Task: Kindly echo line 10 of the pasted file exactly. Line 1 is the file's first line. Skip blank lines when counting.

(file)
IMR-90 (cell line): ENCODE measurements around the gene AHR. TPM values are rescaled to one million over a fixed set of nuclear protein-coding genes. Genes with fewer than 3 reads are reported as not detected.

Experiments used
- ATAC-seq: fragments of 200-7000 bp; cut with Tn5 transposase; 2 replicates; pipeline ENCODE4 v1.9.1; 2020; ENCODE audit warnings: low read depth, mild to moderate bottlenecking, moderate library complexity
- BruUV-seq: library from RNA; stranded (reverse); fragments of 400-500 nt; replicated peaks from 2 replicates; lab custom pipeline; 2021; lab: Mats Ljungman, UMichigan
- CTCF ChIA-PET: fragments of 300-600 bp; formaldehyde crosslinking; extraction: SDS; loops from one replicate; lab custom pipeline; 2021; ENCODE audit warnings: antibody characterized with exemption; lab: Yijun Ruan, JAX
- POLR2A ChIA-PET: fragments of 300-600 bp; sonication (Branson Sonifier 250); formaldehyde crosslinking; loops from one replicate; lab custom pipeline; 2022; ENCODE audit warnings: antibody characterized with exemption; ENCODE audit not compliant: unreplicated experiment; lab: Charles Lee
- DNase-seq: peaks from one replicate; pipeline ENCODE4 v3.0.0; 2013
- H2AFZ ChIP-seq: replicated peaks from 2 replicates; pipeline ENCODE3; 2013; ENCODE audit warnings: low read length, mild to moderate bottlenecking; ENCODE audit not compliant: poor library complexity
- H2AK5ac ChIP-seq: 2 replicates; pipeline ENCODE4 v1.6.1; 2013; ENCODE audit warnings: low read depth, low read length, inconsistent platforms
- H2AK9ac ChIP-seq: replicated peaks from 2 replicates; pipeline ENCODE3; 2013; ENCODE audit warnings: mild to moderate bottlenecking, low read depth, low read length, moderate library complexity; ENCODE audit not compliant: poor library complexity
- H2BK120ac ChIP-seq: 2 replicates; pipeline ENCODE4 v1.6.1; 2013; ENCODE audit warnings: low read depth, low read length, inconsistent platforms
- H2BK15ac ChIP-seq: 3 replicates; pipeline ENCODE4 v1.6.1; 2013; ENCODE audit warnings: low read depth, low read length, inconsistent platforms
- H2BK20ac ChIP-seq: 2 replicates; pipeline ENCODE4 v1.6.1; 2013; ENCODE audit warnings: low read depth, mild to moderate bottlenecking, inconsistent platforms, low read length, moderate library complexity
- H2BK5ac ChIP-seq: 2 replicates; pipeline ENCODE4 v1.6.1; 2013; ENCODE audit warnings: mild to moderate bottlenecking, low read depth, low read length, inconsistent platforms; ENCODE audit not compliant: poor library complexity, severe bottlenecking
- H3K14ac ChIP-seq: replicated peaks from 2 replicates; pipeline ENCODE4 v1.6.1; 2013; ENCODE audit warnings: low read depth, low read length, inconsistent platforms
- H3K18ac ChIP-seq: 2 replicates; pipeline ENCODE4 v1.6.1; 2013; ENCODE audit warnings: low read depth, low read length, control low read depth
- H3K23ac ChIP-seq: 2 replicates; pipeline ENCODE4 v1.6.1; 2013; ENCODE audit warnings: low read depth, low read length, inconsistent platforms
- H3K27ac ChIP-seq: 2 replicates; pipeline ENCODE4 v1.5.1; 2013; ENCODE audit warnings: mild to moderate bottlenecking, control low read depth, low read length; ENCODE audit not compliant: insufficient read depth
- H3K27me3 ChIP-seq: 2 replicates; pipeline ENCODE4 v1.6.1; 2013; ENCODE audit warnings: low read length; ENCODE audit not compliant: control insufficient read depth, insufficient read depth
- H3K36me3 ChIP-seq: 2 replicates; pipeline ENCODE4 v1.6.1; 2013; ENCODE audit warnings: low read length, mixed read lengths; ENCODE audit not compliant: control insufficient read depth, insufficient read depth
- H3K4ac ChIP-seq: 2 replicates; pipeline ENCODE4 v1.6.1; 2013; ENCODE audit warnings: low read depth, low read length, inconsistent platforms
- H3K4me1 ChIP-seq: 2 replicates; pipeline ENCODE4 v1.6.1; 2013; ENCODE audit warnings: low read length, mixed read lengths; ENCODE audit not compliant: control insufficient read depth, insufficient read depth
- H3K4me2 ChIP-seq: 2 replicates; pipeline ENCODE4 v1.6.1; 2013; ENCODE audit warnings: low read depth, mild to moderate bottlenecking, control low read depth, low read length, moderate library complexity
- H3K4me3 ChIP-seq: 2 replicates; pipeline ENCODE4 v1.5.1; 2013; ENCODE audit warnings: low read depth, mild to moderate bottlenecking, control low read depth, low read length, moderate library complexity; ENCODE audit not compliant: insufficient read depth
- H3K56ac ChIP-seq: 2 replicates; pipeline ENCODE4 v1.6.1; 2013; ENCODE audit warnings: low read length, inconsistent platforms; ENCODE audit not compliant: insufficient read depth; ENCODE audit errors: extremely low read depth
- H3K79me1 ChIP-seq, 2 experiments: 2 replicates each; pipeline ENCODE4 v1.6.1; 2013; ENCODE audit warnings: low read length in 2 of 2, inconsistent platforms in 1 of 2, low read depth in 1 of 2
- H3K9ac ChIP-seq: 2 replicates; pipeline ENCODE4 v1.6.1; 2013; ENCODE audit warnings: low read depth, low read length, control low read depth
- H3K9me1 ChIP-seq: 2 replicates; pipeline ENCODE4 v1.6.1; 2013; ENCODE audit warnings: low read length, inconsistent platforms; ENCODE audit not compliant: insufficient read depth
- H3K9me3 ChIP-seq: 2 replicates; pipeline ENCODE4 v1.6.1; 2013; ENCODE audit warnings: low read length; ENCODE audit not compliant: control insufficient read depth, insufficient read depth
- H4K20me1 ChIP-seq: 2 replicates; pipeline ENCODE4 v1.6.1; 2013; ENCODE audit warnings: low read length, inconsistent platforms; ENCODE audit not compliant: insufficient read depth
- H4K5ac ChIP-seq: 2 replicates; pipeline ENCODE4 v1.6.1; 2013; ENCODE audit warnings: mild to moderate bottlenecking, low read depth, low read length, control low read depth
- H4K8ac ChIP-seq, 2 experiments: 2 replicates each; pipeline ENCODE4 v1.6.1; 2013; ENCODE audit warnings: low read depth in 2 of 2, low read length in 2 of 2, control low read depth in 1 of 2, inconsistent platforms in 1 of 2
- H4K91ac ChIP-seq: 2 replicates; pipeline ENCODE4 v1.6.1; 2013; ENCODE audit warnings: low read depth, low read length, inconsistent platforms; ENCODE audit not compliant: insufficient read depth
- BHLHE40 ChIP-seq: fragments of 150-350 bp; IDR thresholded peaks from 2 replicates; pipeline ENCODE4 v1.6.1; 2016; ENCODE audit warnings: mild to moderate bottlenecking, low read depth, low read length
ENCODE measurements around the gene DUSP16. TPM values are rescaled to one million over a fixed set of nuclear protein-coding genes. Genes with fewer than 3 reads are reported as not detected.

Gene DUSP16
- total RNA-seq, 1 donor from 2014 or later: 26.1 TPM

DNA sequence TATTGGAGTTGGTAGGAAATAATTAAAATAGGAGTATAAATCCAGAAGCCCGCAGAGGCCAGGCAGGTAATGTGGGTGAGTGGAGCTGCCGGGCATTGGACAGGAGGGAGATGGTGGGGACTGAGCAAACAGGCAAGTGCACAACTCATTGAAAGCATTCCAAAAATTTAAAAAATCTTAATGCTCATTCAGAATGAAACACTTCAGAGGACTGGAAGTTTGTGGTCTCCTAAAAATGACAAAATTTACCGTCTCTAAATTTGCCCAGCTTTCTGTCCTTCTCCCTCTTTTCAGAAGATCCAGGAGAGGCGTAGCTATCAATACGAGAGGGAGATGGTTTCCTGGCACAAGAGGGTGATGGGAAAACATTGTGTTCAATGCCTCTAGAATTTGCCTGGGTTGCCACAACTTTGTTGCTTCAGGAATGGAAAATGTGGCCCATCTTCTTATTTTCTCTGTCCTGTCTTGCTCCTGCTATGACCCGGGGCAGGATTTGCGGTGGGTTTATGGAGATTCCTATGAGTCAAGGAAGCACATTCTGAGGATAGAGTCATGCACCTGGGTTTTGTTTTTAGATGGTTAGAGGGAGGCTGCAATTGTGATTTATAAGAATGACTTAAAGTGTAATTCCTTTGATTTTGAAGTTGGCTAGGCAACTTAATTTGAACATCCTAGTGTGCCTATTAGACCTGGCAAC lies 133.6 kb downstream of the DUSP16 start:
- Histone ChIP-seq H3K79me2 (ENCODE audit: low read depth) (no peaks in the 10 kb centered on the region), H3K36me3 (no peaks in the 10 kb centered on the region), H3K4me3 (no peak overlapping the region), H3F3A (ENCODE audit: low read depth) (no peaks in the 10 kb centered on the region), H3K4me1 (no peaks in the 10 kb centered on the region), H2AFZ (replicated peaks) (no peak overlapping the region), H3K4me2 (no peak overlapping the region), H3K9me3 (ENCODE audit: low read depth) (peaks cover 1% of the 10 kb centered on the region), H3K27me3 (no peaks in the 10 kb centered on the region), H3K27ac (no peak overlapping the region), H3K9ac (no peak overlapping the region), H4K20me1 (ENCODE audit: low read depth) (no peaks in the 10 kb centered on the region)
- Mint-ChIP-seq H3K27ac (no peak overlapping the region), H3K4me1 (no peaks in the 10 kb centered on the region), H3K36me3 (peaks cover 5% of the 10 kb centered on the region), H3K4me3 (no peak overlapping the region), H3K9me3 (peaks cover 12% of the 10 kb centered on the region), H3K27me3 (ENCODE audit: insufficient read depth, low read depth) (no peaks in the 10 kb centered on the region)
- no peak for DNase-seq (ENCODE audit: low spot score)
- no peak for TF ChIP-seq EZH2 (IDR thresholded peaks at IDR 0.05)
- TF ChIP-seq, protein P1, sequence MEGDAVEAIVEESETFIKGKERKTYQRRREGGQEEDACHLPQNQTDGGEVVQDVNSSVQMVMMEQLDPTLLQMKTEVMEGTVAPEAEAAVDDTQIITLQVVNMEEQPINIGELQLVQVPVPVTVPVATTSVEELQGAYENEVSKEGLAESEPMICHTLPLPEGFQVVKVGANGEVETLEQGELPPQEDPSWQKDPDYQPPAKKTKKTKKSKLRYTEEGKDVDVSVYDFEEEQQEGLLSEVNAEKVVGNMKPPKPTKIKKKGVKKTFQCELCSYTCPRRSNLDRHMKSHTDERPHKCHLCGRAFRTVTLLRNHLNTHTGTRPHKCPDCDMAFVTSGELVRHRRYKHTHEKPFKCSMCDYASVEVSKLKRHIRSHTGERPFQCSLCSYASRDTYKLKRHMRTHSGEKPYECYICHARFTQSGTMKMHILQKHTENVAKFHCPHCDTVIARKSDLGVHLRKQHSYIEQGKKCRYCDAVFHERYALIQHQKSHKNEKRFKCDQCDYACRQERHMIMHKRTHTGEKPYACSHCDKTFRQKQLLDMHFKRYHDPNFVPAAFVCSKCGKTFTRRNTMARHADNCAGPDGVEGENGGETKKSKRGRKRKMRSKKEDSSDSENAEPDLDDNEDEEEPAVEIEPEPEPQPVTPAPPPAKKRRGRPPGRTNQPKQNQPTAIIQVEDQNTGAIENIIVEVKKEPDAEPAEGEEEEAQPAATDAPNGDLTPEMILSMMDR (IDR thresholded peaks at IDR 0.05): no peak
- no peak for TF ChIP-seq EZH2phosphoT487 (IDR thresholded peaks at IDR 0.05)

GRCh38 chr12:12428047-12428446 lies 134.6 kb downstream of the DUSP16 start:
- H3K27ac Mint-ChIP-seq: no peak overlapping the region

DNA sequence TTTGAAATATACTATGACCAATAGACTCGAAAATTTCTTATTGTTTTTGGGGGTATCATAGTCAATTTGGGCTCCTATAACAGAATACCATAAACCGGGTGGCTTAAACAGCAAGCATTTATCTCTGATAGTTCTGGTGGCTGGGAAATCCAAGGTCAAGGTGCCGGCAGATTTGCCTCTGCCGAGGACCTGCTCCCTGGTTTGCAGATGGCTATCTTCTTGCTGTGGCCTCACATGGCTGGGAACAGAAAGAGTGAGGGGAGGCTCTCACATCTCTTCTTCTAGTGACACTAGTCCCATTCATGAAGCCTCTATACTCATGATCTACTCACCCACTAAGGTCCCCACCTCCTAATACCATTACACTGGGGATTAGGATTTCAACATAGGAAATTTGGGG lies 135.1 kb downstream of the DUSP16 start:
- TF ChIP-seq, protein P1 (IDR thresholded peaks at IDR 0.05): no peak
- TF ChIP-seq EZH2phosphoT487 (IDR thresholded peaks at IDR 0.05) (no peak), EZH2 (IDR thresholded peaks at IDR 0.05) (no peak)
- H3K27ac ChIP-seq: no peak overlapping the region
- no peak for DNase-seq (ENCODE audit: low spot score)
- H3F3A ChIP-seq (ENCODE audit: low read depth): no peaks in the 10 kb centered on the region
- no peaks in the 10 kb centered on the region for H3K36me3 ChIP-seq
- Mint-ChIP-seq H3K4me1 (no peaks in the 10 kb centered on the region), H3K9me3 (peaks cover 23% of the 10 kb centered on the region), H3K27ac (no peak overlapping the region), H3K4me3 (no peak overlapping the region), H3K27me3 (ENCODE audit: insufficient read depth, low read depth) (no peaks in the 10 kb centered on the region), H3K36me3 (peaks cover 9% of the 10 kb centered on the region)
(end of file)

- H2AK9ac ChIP-seq: replicated peaks from 2 replicates; pipeline ENCODE3; 2013; ENCODE audit warnings: mild to moderate bottlenecking, low read depth, low read length, moderate library complexity; ENCODE audit not compliant: poor library complexity